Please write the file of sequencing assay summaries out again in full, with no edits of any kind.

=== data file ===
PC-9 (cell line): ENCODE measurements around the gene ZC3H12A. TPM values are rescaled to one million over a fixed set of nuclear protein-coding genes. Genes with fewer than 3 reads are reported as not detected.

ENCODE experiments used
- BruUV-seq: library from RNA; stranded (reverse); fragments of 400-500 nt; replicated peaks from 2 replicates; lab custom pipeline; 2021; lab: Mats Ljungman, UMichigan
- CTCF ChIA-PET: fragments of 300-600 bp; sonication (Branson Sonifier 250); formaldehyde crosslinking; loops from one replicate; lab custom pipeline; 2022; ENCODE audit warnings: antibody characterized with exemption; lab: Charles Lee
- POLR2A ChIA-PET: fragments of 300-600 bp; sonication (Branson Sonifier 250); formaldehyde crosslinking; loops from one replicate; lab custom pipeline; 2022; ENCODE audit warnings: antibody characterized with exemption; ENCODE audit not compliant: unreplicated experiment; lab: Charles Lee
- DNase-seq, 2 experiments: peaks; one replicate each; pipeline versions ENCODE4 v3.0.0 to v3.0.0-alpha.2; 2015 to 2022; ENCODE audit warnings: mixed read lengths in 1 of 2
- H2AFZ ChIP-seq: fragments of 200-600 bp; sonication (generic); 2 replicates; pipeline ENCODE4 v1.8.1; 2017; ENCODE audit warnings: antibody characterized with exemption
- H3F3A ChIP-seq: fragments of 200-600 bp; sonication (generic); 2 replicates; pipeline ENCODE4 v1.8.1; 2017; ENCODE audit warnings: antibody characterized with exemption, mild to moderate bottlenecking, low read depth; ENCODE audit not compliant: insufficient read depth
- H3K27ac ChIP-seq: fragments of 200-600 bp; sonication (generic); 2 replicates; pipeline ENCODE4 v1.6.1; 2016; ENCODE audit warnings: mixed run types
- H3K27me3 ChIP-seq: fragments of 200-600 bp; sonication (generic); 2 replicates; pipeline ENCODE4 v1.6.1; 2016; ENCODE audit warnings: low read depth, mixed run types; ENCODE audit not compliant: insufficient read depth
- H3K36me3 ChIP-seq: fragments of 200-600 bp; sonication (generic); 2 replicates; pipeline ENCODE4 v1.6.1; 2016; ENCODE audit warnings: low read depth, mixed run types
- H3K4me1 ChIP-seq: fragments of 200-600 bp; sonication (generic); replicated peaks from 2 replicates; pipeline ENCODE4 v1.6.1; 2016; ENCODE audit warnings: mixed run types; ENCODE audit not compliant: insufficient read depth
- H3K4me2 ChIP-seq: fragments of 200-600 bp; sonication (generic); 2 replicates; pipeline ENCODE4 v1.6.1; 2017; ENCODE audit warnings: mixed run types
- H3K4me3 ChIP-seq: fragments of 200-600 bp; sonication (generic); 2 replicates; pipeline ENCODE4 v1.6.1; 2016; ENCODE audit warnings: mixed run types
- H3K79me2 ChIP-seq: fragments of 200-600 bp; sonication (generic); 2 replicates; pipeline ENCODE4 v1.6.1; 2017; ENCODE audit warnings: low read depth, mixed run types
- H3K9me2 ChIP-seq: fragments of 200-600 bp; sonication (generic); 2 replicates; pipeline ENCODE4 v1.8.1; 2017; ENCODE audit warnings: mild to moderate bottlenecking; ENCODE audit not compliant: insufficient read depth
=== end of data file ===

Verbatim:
PC-9 (cell line): ENCODE measurements around the gene ZC3H12A. TPM values are rescaled to one million over a fixed set of nuclear protein-coding genes. Genes with fewer than 3 reads are reported as not detected.

ENCODE experiments used
- BruUV-seq: library from RNA; stranded (reverse); fragments of 400-500 nt; replicated peaks from 2 replicates; lab custom pipeline; 2021; lab: Mats Ljungman, UMichigan
- CTCF ChIA-PET: fragments of 300-600 bp; sonication (Branson Sonifier 250); formaldehyde crosslinking; loops from one replicate; lab custom pipeline; 2022; ENCODE audit warnings: antibody characterized with exemption; lab: Charles Lee
- POLR2A ChIA-PET: fragments of 300-600 bp; sonication (Branson Sonifier 250); formaldehyde crosslinking; loops from one replicate; lab custom pipeline; 2022; ENCODE audit warnings: antibody characterized with exemption; ENCODE audit not compliant: unreplicated experiment; lab: Charles Lee
- DNase-seq, 2 experiments: peaks; one replicate each; pipeline versions ENCODE4 v3.0.0 to v3.0.0-alpha.2; 2015 to 2022; ENCODE audit warnings: mixed read lengths in 1 of 2
- H2AFZ ChIP-seq: fragments of 200-600 bp; sonication (generic); 2 replicates; pipeline ENCODE4 v1.8.1; 2017; ENCODE audit warnings: antibody characterized with exemption
- H3F3A ChIP-seq: fragments of 200-600 bp; sonication (generic); 2 replicates; pipeline ENCODE4 v1.8.1; 2017; ENCODE audit warnings: antibody characterized with exemption, mild to moderate bottlenecking, low read depth; ENCODE audit not compliant: insufficient read depth
- H3K27ac ChIP-seq: fragments of 200-600 bp; sonication (generic); 2 replicates; pipeline ENCODE4 v1.6.1; 2016; ENCODE audit warnings: mixed run types
- H3K27me3 ChIP-seq: fragments of 200-600 bp; sonication (generic); 2 replicates; pipeline ENCODE4 v1.6.1; 2016; ENCODE audit warnings: low read depth, mixed run types; ENCODE audit not compliant: insufficient read depth
- H3K36me3 ChIP-seq: fragments of 200-600 bp; sonication (generic); 2 replicates; pipeline ENCODE4 v1.6.1; 2016; ENCODE audit warnings: low read depth, mixed run types
- H3K4me1 ChIP-seq: fragments of 200-600 bp; sonication (generic); replicated peaks from 2 replicates; pipeline ENCODE4 v1.6.1; 2016; ENCODE audit warnings: mixed run types; ENCODE audit not compliant: insufficient read depth
- H3K4me2 ChIP-seq: fragments of 200-600 bp; sonication (generic); 2 replicates; pipeline ENCODE4 v1.6.1; 2017; ENCODE audit warnings: mixed run types
- H3K4me3 ChIP-seq: fragments of 200-600 bp; sonication (generic); 2 replicates; pipeline ENCODE4 v1.6.1; 2016; ENCODE audit warnings: mixed run types
- H3K79me2 ChIP-seq: fragments of 200-600 bp; sonication (generic); 2 replicates; pipeline ENCODE4 v1.6.1; 2017; ENCODE audit warnings: low read depth, mixed run types
- H3K9me2 ChIP-seq: fragments of 200-600 bp; sonication (generic); 2 replicates; pipeline ENCODE4 v1.8.1; 2017; ENCODE audit warnings: mild to moderate bottlenecking; ENCODE audit not compliant: insufficient read depth